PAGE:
A May 2001 trip
to Berlin by metrogirl
Quote: My class toured Holocaust related sites throughout the city as well in near-by towns, using Berlin as home base. As our train pulled in to Zoologischer Garten Bahnhof, we saw a forest of building cranes, all part of the construction boom that has reached fever pitch in Berlin.
Ku’damm or Kurfurstendamm is a central shopping area of Berlin with both pricey designer shoppes(read Chanel, Dior & Gucci) as well more moderate choices like the KaDeWe Department Store. As we taxied to our Hotel, we saw that Ku’damm strongly resembled Paris' Avenue Montaigne in its lively activity, chic designer boutiques, and street cafes.
Even the movie theaters were classically-styled, set in lovely five-story Neo-Classical and Beaux-Arts buildings. Only towards the east side of the city did we spy the new skyscrapers that were begining to sprout.
Everyone's number-one priority was to walk the mile-long art gallery that were are was directly applied to the remnant of the Berlin Wall.
Our group of soon-to-be architects were excited to see the progress that has been made on the various architectural wonders that we had long studied.
Our lodgings at the Hotel Atlanta on Kurfurstendamm and Fasanenstassewere only a few blocks away from the Zoolisher Garten Bahnhoff. But when we arrived, it was pouring rain and no one was familiar with the city yet, so hopping a cab at the taxi-stand out front of the train station was a good bet at that time.IMG SRC=http://onfinite.three10.com/libraries/58475/bf9.jpg>
From then on, our group took the cleanest, cheapest, and fastest way to get anywhere in Berlin: U-Bahn and S-Bahn subway and train systems.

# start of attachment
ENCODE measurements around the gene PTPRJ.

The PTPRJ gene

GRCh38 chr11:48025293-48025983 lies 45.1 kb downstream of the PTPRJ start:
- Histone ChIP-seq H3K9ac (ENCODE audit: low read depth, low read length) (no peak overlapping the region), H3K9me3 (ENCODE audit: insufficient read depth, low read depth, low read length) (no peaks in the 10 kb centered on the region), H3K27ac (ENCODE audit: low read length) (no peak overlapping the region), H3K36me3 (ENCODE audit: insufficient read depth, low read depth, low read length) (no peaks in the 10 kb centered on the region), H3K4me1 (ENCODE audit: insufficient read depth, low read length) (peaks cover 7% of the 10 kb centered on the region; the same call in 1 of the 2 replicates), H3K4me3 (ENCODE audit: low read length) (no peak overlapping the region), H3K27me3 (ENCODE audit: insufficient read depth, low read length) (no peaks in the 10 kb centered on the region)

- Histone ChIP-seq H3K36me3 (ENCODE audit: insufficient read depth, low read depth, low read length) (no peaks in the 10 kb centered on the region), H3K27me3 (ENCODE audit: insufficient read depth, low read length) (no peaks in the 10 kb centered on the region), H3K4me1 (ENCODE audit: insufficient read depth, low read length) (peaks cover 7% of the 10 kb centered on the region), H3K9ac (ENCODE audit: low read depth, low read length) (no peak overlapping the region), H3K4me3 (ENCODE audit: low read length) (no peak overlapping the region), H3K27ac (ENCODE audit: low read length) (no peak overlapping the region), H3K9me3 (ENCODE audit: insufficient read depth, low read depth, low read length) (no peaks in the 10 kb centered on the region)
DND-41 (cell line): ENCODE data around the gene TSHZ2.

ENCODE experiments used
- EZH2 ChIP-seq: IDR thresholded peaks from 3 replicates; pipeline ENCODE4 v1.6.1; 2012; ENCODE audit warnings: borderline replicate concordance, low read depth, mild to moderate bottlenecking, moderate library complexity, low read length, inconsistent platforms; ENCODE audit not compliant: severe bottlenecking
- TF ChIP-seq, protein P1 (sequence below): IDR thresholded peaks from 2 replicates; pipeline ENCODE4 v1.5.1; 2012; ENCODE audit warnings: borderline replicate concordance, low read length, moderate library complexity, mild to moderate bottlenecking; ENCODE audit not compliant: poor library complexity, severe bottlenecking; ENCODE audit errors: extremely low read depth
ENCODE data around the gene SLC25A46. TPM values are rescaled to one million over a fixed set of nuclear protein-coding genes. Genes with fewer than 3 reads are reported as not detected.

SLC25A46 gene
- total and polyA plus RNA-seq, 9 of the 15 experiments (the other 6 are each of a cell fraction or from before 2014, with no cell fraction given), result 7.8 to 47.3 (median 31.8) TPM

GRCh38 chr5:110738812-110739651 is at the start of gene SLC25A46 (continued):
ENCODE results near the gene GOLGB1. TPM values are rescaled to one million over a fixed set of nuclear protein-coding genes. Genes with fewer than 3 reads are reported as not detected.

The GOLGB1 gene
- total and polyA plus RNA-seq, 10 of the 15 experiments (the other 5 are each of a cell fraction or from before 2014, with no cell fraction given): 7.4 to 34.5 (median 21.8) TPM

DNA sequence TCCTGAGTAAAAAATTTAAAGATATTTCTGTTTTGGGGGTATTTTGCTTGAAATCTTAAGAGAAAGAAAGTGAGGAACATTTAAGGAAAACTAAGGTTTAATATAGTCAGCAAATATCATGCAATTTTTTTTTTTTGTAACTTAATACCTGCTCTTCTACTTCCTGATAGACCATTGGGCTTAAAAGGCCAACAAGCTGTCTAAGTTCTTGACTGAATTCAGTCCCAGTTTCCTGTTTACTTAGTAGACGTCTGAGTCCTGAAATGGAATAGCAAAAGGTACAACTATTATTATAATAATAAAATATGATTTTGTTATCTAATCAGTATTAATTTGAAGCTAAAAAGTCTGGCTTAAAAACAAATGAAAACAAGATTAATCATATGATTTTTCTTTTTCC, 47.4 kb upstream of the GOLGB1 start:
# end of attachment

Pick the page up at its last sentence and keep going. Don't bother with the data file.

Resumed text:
Hotel | "Hotel Atlanta"
The Hotel Atlanta is located in the sector of Berlin that resembles the Avenue Montaigne in Paris, peppered with exclusive designer boutiques and starred restaurants. Although our initial impressions of it felt less than welcoming, we would find this a satisfying home base.
Immediately inside the elegant entrance was a Himalaya-steep flight of stairs. Scaling this staircase with bulky luggage brought us only to the level of the front desk. (There is, as we found out too late, an elevator to the front desk level, cleverly hidden behind a discrete door.) Checking in check-in, we discovered that our rooms were two floors above us at a 4th level (or 3rd Floor in European standards). We were stunned to see that the only way to reach them was by a one-person-at-a time narrow winding staircase with a coarse rope handrail up a turret shaped tower attached to the building. It became a hysteria-producing adventure bungling bulky cases up these narrow steps. But with good comradeship, we eventually reached our assigned level.
Our pleasant rooms were worth this effort. We found them unusually spacious, and more like suites. Elegant lamps on more elegant tables were set next to large twin beds piled with snowy down coverlets. Furnished with comfy chairs, a small desk, couch, coffee table (and refrigerator) our décor made an attempt at a Louis XVI style. But most rooms had modern furniture (read Ikea) sprinkled in with the pseudo-French stuff. Smallish televisions had those English-speak channels that we couldn’t live without (MTV & CNN). Comfortable size bathrooms with large well-appointed showers, huge mirrors with a nice bright make-up lights and a hand built-in but temperamental hair dryer met our needs nicely. Everything surface was spotlessly clean with no hint of a mold odor.